Child 44 Review

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By Justin Jasso (@jjasso007)

Period pieces can be a hard sell in Hollywood. Now, when you hear “period piece,” you may think Victorian England or something along those lines, but in reality, it can be used to describe any period type of film outside of what is present day. American Westerns could be considered a “period piece,” though we just call them Westerns. And those are also hard sells. Daniel Espinosa’s (Safe House) latest film, Child 44, takes us back to the 1950’s in Stalinist Russia for a crime drama that hits home in today’s world.

Leo Demidov (Tom Hardy) is a loyal member of the Russian state. A war hero and true believer of the Communist party ideals, he follows his orders to the smallest detail, putting personal feelings aside for the good of the country. He is often sent to “take care” of those who are charged with treason, executing his orders with a workman attitude. It isn’t until a child is found dead and the State’s cause of death doesn’t add up that Leo begins questioning his values. And when the state tests Leo by having him arrest a man he knows is innocent and to arrest his own wife, Raisa Demidov (Noomi Rapace), that Leo makes the choice to flee with his wife and become an enemy himself. On the run, Leo must protect his wife and find out who this child killer is, but with so many people after him, will Leo be able to clear his name and stop a child killer before he’s caught?

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Child 44 is the first book in a trilogy based on the character of Leo. With the prevalence of child kidnappings today, the film is not without relevance. Tom Hardy adds star power to the film to further bring in audience members. The film plays like a deep-seated drama with spurts of action mixed in. It is almost like watching a Russian version of CSI mixed with Elementary. The story is methodical and focuses on the little details, allowing Leo to put together the bigger picture and make decisions knowing there are consequences regardless of what choice he makes. The narrative moves along at an even, albeit slow, pace, but there is enough substance to fill up the dragging time. Espinosa brings us into the world of Stalinist Russia where even the slightest whisper can be heard and the threat of death or jail hangs on what comes out of your next breath. Even in what appears to be a slow-paced society, danger lurked around every corner.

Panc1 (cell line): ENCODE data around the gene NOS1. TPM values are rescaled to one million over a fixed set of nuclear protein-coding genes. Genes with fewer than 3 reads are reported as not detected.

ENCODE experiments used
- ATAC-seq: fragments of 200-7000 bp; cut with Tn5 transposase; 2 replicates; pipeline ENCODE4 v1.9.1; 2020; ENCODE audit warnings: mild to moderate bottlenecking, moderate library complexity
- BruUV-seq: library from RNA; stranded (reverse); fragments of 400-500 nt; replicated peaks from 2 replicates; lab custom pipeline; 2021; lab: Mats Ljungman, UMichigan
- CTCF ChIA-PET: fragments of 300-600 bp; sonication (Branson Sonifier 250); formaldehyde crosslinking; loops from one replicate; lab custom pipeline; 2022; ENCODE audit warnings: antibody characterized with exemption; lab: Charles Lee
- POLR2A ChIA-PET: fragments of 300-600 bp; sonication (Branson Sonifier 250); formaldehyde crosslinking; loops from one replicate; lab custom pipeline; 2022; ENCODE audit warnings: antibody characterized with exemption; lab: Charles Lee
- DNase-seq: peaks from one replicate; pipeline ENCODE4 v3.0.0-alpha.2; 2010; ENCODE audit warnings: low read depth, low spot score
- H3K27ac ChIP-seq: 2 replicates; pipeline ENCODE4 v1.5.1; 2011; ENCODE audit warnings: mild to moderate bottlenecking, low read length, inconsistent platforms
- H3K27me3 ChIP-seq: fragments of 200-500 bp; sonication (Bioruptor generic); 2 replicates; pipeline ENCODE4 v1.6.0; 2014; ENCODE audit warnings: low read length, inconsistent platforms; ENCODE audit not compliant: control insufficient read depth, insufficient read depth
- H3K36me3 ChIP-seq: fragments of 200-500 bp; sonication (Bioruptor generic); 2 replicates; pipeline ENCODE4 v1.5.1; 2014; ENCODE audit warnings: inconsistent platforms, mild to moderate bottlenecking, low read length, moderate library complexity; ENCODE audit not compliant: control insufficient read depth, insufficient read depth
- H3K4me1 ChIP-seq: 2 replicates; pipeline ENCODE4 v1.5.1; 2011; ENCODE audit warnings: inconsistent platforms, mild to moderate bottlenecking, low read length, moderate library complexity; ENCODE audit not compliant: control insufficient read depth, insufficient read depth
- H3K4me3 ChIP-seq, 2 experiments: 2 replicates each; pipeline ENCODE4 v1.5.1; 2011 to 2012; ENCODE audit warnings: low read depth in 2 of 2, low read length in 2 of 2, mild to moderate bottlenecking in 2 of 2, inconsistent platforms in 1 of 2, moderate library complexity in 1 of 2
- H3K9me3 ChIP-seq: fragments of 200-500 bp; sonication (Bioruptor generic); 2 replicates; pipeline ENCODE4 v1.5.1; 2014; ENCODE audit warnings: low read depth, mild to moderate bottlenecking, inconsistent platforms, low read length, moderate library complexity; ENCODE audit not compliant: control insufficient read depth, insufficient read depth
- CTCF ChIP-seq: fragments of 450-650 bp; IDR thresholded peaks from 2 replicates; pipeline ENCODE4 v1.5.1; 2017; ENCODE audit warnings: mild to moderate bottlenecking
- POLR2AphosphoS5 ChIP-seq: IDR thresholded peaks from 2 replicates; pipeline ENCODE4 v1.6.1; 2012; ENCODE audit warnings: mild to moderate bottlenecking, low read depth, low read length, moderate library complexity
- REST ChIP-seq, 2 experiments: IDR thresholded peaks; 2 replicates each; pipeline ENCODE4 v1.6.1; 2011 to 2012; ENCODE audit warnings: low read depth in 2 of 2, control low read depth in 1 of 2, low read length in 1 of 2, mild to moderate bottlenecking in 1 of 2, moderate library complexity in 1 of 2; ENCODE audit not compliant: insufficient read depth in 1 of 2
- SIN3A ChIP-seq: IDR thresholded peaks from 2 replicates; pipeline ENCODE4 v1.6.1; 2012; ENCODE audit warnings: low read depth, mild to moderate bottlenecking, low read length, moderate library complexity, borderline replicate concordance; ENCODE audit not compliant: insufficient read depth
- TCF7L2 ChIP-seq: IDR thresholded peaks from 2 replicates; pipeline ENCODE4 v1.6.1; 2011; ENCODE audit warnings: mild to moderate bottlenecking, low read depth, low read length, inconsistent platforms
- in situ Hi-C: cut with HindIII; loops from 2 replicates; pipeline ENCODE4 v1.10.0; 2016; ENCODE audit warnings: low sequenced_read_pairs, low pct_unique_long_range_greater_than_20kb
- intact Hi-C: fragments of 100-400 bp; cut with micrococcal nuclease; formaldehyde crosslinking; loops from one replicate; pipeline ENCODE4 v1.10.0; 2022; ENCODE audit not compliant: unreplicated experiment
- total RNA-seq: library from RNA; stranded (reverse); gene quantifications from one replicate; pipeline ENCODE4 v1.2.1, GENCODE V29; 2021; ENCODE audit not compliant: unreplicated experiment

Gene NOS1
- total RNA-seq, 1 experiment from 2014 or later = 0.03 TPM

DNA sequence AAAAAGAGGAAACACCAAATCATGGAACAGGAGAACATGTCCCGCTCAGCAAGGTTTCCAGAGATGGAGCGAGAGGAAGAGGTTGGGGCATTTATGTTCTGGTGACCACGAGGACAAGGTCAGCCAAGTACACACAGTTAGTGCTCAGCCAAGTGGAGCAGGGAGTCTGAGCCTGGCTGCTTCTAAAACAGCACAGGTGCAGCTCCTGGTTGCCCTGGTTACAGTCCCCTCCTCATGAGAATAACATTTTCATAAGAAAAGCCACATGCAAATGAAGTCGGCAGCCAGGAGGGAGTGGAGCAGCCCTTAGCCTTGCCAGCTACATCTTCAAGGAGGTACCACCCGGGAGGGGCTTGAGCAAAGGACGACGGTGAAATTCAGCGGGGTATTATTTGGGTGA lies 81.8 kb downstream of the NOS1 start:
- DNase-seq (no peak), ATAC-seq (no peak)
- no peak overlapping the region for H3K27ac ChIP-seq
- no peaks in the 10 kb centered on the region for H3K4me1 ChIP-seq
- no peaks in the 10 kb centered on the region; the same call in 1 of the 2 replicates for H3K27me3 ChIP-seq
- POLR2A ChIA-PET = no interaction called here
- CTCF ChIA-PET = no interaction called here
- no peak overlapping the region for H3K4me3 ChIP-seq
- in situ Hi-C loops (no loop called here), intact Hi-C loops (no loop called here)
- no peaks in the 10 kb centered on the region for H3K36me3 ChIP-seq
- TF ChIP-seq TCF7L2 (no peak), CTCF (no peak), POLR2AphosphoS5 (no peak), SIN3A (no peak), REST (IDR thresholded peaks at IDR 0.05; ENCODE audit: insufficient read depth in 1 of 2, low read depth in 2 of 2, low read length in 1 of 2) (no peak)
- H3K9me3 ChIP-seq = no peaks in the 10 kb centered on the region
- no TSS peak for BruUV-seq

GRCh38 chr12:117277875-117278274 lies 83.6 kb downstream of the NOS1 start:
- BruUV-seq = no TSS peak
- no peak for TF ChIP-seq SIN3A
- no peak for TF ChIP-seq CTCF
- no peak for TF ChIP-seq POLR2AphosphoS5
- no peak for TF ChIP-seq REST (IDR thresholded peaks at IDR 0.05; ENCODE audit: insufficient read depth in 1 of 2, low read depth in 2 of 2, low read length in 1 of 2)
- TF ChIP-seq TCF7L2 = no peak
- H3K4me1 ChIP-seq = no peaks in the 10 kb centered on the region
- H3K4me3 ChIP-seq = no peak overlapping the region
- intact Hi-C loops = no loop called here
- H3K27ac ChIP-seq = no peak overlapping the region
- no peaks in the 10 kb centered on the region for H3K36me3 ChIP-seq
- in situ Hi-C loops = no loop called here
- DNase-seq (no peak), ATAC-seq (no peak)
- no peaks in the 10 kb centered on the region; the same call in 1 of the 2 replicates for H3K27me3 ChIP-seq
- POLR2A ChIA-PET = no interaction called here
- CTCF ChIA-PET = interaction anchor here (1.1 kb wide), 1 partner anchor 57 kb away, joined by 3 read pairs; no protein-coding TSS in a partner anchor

Tom Hardy has become one of the better actors in Hollywood, evidenced by his performances in films such as Inception, Lawless, Warrior, and Legend (being released later this year, review coming then!), and he once again displays quality thespian work here. How a man deals with his job varies depending on the person, and Hardy brings the depth of emotion with Leo. From his early years in the war, Leo builds up a tough exterior, seldom displaying an inner gentleness. But what wasn’t physically displayed is seen in the eyes and the nuances of the body, which are in full display here. Hardy embodies Leo, allowing us to understand the situation and the real fear that resides around him. Noomi Rapace dons the part of a devoted wife, one that supports her husband and believes in him. Yet she has her own strengths, displaying them through her actions and ideals, not believing everything the state says and going against the state with an anti-government group. She brings a strength matching that of her husband making them a perfect couple on screen.

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Child 44 won’t necessarily be for everyone. It is heavy on the drama and takes place during Stalin’s reign in Russia, something to which most of us cannot relate. High points are few and far between, but if you enjoy watching films with quality character work or those which are like games of chess played by skilled players, then this film may be for you. Child 44 isn’t going to break any box-office numbers, and it may not do well in theaters, but the film is solid in its own right. Should you run out and see it? Not really, unless you just absolutely need to have some Tom Hardy in your life.

Rating: 3 out of 5 stars


    One Comment

  1. RoseApril 17th, 2015 at 11:45 pm

    It’s a pity the film seems not to be as good as it could have been but i go for the performance of Tom Hardy…that will be enough for me.

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